WOLFSBURG, Germany — The mid-size sedan that Volkswagen plans to make in Chattanooga is “a crucial car” for the company, according to Volkswagen Chief Executive Officer Martin Winterkorn.
“The U.S. is the biggest and most demanding market in the world,” he said Wednesday.
Mr. Winterkorn, in remarks to Gov. Phil Bredesen and about 50 other Tennesseans, said the maker of the Beetle is determined to return to “our place as a leading automaker” in America.
He said the company is offering “fascinating new cars” for American drivers, including the planned sedan that is designed to help VW nearly quadruple sales in the United States to about 1 million vehicles in 10 years.
Meanwhile, Walter de Silva, the top designer for Volkswagen, said the new sedan to be made in Chattanooga is “completely defined,” but he wouldn’t give away specifics.
“It has good balance but will not be boring. It’s very nice,” he said.
Mr. de Silva said he did not know when the new vehicle will be unveiled, but he said he is confident about the design of Volkswagen’s new American car.
“We’ll make it a customization of American life,” he said.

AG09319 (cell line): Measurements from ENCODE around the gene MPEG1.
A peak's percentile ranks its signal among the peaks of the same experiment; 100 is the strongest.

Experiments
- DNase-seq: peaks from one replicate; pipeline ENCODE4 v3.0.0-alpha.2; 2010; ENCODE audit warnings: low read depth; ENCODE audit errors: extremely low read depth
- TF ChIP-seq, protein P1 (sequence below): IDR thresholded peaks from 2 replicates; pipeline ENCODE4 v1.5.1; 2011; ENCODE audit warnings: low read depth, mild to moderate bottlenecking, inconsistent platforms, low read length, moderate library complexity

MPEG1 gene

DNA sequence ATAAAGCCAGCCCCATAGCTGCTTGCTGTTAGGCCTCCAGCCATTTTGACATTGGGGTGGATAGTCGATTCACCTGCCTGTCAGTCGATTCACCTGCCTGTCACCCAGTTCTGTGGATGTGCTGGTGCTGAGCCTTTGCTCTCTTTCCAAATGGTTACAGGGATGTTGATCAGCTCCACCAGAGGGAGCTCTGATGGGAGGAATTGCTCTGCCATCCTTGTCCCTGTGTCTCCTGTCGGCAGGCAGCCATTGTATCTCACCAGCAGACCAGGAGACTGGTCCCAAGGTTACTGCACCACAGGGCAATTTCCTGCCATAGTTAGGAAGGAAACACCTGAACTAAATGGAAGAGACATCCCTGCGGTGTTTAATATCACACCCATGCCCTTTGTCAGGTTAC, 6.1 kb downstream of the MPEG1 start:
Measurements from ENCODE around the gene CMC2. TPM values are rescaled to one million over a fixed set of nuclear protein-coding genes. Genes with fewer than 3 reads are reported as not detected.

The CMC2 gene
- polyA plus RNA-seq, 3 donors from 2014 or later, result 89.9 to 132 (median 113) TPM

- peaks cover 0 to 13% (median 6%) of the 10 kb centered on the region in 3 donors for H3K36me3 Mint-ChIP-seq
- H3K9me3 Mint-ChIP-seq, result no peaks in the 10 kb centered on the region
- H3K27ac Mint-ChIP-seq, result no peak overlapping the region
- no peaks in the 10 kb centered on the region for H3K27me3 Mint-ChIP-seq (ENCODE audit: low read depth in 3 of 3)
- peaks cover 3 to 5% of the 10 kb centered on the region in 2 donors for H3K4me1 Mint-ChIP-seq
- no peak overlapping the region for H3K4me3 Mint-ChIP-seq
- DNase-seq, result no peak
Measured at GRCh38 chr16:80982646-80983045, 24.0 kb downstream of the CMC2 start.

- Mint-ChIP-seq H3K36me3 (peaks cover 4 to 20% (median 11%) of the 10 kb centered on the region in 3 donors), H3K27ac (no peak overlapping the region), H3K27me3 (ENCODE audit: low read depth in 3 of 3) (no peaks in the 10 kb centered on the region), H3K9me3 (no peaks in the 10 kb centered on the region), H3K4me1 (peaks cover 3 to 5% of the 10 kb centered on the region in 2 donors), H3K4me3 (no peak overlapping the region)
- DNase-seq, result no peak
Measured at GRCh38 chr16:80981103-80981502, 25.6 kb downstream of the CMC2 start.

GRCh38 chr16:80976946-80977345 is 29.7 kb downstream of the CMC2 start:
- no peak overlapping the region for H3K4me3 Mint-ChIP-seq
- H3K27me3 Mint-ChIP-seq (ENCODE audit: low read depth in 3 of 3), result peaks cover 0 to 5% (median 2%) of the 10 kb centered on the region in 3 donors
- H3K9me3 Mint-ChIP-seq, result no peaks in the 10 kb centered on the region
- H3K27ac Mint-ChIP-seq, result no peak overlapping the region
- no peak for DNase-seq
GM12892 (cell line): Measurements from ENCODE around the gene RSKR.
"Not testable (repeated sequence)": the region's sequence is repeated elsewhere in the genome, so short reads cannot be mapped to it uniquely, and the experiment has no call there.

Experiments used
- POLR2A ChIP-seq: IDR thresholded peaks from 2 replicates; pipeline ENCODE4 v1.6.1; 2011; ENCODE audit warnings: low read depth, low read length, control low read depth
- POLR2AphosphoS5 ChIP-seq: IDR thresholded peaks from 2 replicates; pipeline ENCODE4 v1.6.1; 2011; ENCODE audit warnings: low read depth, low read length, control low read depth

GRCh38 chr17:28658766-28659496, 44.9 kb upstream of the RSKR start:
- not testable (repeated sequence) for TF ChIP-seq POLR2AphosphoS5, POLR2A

However, designers want to make it clearly identifiable as a VW, he said.
“It’s a success if people realize it’s a German car,” the designer said.
Volkswagen’s Santa Monica, Calif., design center is working on the car to be built at the planned $1 billion plant at Enterprise South industrial park, Mr. de Silva said.
He said he is confident about the car’s design “in his heart,” due to the quality of VW’s design process.
“The process is strong in the Volkswagen group,” he said.
Gov. Bredesen lauded VW’s cars and said he felt confident about the success of the Chattanooga vehicle after hearing from Mr. de Silva.
“It will appeal to a lot of Americans,” he said.
Matt Kisber, who heads the Tennessee Department of Economic and Community Development, said Mr. de Silva’s design perspective was interesting.
“It helped me understand VW better,” he said.
Hamilton County Mayor Claude Ramsey cited the creativity put into vehicles by VW, while Chattanooga Mayor Ron Littlefield said he liked Mr. de Silva’s passion.
“I’m confident about what will come out of the plant,” he said.
Mike Pare, the deputy Business editor at the Chattanooga Times Free Press, has worked at the paper for 27 years. In addition to editing, Mike also writes Business stories and covers Volkswagen, economic development and manufacturing in Chattanooga and the surrounding area. In the past he also has covered higher education. Mike, a native of Fort Lauderdale, Fla., received a bachelor’s degree in communications from Florida Atlantic University. he worked at the Rome News-Tribune before ...